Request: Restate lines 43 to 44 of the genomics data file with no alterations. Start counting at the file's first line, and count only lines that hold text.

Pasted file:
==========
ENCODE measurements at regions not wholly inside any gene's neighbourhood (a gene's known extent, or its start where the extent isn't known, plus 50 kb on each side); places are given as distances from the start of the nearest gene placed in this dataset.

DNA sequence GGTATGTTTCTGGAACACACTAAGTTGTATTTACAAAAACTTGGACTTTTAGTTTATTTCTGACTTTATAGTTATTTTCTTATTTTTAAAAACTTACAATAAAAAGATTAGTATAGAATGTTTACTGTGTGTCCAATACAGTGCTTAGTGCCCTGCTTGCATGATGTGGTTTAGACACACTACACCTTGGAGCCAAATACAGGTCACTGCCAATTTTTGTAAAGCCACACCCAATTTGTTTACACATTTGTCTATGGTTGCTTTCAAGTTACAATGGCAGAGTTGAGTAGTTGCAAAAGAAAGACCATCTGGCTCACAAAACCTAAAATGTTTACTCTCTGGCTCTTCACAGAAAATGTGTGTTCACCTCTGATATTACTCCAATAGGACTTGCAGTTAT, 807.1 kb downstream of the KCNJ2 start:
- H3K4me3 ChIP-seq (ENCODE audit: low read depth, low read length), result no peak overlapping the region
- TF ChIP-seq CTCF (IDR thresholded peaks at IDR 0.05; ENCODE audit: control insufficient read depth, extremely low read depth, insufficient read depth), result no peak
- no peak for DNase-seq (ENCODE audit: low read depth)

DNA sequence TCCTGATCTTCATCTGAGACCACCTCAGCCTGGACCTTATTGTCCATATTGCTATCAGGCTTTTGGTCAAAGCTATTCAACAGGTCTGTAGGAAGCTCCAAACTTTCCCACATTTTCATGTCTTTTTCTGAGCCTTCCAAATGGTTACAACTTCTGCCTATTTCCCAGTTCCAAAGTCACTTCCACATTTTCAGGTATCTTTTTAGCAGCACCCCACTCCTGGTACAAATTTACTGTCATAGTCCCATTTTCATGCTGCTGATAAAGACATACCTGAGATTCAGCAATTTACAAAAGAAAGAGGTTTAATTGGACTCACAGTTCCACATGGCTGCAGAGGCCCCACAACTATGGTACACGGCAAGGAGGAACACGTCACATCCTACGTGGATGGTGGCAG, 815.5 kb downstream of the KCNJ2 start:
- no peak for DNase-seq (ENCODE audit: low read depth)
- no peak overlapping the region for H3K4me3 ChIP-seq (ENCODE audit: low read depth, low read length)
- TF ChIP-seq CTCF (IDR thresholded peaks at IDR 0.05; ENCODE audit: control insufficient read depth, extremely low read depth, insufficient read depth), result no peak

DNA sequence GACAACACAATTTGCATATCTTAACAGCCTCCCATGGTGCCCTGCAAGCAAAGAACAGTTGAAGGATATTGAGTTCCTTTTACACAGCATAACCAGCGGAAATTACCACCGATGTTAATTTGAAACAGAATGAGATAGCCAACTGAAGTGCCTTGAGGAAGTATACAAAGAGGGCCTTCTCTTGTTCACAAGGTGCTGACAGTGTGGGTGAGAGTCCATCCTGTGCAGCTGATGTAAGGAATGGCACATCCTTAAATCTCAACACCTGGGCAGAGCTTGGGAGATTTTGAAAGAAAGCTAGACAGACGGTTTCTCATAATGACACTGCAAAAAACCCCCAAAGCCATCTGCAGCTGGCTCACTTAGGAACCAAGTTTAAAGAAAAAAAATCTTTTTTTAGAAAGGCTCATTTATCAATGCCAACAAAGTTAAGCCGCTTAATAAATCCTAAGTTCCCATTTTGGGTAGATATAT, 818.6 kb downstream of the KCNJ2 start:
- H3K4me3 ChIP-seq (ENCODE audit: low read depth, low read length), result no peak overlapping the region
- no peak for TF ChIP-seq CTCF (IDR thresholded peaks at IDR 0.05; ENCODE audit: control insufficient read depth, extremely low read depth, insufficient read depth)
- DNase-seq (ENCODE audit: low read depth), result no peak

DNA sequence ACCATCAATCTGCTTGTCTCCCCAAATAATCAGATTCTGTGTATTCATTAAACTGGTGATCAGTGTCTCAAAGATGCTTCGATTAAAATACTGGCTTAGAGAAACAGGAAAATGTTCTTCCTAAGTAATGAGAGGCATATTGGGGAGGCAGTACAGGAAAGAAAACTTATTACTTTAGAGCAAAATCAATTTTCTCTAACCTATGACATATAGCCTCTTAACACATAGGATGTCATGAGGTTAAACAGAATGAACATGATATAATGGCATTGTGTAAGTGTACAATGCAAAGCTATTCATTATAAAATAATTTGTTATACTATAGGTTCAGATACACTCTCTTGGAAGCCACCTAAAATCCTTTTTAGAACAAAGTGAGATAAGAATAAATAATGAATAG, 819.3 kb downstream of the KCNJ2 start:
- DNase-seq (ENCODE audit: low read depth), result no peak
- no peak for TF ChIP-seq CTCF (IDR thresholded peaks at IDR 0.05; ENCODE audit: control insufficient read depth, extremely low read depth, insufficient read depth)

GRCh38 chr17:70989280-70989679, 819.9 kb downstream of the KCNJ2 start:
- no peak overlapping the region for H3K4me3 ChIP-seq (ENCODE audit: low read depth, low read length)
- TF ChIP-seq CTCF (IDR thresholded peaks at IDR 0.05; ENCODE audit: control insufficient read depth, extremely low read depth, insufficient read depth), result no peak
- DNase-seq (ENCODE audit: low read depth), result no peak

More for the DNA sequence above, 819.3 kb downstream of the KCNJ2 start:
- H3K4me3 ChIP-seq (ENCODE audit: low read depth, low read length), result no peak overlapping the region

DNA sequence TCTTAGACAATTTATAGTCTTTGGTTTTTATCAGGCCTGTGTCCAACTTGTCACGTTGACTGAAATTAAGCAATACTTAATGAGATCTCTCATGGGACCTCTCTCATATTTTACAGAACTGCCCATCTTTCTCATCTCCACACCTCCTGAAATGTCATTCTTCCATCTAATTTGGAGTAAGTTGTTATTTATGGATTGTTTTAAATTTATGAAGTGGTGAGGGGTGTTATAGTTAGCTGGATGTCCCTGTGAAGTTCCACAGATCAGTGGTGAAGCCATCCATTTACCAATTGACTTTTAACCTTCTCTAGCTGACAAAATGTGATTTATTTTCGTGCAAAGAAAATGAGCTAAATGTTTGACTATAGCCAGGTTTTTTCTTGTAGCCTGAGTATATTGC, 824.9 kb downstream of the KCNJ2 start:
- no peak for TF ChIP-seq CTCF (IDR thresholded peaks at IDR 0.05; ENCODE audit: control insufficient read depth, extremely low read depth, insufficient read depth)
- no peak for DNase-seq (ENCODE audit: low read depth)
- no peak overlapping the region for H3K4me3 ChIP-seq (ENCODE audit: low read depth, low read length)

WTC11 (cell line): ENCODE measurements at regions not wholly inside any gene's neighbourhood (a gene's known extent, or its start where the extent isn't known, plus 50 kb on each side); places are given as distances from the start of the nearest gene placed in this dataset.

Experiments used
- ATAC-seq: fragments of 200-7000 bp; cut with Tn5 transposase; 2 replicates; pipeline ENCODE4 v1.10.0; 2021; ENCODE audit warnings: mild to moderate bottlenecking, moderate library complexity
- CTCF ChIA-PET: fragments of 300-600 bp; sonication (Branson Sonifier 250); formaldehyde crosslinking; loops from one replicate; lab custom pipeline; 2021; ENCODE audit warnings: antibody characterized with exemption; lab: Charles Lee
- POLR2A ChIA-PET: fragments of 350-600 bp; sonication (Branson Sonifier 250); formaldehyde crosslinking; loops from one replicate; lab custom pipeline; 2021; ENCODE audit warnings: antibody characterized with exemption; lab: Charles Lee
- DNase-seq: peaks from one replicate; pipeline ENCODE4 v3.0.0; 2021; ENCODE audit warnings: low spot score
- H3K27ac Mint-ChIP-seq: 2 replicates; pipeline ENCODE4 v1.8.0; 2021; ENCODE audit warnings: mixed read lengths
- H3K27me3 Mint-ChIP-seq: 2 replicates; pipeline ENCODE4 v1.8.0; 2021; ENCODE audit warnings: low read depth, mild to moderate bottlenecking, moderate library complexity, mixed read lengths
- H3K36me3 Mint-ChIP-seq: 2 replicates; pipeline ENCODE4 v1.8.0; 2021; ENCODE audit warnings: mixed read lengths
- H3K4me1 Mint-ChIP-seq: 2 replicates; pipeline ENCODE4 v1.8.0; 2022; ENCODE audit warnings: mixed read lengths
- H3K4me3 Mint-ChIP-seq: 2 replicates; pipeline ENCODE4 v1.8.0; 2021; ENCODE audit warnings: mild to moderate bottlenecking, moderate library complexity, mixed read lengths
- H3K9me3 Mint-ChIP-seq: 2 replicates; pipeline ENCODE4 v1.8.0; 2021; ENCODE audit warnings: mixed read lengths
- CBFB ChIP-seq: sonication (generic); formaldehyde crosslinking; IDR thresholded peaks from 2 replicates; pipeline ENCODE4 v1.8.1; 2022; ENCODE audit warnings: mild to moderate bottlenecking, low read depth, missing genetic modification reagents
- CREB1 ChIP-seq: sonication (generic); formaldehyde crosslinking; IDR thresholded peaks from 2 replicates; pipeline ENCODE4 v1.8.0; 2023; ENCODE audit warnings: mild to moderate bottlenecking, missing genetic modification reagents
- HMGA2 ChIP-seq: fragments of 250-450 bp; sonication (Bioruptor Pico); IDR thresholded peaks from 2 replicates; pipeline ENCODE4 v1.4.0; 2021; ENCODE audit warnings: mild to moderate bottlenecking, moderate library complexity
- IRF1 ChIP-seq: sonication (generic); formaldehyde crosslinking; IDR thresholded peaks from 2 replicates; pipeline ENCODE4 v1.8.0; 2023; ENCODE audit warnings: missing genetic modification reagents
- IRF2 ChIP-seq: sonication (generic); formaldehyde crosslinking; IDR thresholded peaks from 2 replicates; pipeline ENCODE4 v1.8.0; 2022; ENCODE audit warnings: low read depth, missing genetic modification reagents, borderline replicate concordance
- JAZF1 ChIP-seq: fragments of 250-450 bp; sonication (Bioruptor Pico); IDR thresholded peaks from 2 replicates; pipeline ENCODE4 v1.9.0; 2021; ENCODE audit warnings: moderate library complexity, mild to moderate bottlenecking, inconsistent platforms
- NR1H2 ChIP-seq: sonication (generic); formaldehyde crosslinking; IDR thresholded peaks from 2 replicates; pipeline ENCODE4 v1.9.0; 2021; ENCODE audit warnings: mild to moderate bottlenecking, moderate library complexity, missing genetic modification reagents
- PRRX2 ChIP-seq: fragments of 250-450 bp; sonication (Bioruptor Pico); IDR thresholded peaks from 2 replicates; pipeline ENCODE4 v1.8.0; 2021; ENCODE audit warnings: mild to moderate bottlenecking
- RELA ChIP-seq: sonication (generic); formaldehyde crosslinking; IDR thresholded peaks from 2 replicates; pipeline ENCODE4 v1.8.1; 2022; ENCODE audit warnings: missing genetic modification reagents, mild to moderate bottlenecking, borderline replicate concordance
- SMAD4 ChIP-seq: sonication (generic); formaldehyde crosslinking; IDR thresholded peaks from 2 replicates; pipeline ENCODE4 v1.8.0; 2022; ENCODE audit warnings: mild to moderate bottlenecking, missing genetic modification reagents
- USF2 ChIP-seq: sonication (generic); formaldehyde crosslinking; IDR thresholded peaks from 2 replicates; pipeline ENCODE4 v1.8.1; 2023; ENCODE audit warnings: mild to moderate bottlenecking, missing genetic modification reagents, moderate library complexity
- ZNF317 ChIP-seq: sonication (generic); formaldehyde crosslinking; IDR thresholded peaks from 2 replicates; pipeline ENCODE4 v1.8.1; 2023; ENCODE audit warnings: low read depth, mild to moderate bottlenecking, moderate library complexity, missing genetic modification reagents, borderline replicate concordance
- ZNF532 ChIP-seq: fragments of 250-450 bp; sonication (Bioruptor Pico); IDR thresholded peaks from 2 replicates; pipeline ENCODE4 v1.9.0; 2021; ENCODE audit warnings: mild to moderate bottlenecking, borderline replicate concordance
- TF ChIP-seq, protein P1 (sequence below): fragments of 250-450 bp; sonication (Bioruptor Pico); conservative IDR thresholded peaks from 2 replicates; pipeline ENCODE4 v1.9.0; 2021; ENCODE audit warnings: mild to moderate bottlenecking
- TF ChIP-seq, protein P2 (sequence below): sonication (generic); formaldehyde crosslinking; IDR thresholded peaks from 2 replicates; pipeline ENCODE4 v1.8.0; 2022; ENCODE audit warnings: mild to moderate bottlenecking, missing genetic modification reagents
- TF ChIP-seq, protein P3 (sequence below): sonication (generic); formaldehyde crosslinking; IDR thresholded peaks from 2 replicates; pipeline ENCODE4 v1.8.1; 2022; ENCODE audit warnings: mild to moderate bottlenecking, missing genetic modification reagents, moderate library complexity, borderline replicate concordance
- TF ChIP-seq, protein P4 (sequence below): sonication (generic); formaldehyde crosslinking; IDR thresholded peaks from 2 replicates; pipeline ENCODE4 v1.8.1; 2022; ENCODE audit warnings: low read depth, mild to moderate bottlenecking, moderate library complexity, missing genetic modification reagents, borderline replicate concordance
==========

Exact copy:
- IRF2 ChIP-seq: sonication (generic); formaldehyde crosslinking; IDR thresholded peaks from 2 replicates; pipeline ENCODE4 v1.8.0; 2022; ENCODE audit warnings: low read depth, missing genetic modification reagents, borderline replicate concordance
- JAZF1 ChIP-seq: fragments of 250-450 bp; sonication (Bioruptor Pico); IDR thresholded peaks from 2 replicates; pipeline ENCODE4 v1.9.0; 2021; ENCODE audit warnings: moderate library complexity, mild to moderate bottlenecking, inconsistent platforms